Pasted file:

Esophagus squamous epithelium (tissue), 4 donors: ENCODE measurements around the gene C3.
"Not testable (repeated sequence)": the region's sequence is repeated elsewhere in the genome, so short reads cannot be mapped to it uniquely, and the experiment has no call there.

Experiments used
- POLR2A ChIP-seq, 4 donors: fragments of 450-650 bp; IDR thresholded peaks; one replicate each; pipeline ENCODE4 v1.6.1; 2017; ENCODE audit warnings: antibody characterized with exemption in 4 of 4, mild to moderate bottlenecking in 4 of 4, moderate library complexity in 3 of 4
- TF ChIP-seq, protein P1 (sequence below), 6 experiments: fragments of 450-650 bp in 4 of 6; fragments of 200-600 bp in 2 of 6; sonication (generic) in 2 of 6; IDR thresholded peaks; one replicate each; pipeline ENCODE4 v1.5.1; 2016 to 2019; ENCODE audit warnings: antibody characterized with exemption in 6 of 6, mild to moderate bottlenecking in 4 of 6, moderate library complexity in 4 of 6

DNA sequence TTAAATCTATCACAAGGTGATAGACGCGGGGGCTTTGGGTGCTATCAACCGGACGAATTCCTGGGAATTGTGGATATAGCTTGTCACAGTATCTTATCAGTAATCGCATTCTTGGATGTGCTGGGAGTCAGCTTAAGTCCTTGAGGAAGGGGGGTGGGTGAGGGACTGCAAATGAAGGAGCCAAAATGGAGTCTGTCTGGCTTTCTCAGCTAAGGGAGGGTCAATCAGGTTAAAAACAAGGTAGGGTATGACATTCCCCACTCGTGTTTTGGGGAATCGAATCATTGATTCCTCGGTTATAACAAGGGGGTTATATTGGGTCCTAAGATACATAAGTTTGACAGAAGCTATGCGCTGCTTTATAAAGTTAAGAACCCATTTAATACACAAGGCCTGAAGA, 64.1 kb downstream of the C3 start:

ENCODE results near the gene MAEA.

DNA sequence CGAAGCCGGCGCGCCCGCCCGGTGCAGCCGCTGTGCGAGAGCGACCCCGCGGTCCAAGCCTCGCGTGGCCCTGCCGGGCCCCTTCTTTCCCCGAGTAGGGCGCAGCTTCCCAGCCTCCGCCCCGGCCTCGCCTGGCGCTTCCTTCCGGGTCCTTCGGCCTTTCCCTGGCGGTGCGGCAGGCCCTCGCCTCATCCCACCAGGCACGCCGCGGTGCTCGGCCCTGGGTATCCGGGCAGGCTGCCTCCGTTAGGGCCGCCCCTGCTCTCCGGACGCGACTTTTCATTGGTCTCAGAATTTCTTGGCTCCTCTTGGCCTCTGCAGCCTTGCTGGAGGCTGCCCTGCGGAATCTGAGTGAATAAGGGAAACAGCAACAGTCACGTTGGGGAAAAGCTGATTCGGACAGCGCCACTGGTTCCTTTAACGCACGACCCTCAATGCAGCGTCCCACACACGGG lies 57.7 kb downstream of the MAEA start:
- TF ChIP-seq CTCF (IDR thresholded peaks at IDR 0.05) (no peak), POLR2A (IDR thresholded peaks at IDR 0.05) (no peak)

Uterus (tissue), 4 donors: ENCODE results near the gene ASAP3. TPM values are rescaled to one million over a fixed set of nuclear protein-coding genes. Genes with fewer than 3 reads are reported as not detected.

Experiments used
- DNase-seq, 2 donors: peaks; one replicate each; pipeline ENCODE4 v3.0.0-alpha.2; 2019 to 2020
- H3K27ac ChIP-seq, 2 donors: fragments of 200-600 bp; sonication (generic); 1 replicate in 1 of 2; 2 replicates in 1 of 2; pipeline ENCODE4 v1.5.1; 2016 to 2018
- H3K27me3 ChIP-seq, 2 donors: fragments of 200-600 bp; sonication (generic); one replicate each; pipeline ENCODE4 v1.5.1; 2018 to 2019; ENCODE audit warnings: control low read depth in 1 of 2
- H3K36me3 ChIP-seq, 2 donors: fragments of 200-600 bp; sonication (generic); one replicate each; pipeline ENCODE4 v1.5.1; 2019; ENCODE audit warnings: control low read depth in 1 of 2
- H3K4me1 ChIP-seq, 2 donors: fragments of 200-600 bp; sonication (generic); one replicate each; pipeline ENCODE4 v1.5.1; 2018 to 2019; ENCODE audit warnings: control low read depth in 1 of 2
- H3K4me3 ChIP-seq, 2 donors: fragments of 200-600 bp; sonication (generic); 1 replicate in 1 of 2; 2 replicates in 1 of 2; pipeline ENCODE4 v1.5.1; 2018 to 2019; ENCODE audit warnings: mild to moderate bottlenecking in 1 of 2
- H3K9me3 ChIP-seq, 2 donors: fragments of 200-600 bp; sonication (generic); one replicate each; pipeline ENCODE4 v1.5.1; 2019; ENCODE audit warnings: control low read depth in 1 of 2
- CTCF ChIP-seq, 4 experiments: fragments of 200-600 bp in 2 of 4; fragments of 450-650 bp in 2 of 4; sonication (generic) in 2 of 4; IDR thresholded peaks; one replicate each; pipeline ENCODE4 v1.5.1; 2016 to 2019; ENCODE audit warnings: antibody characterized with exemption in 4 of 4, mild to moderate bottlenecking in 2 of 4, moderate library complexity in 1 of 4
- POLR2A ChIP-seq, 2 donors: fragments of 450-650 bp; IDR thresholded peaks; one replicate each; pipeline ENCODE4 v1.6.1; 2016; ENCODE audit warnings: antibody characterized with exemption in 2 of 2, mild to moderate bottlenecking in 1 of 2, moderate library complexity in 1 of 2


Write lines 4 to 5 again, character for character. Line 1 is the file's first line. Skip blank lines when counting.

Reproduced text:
- POLR2A ChIP-seq, 4 donors: fragments of 450-650 bp; IDR thresholded peaks; one replicate each; pipeline ENCODE4 v1.6.1; 2017; ENCODE audit warnings: antibody characterized with exemption in 4 of 4, mild to moderate bottlenecking in 4 of 4, moderate library complexity in 3 of 4
- TF ChIP-seq, protein P1 (sequence below), 6 experiments: fragments of 450-650 bp in 4 of 6; fragments of 200-600 bp in 2 of 6; sonication (generic) in 2 of 6; IDR thresholded peaks; one replicate each; pipeline ENCODE4 v1.5.1; 2016 to 2019; ENCODE audit warnings: antibody characterized with exemption in 6 of 6, mild to moderate bottlenecking in 4 of 6, moderate library complexity in 4 of 6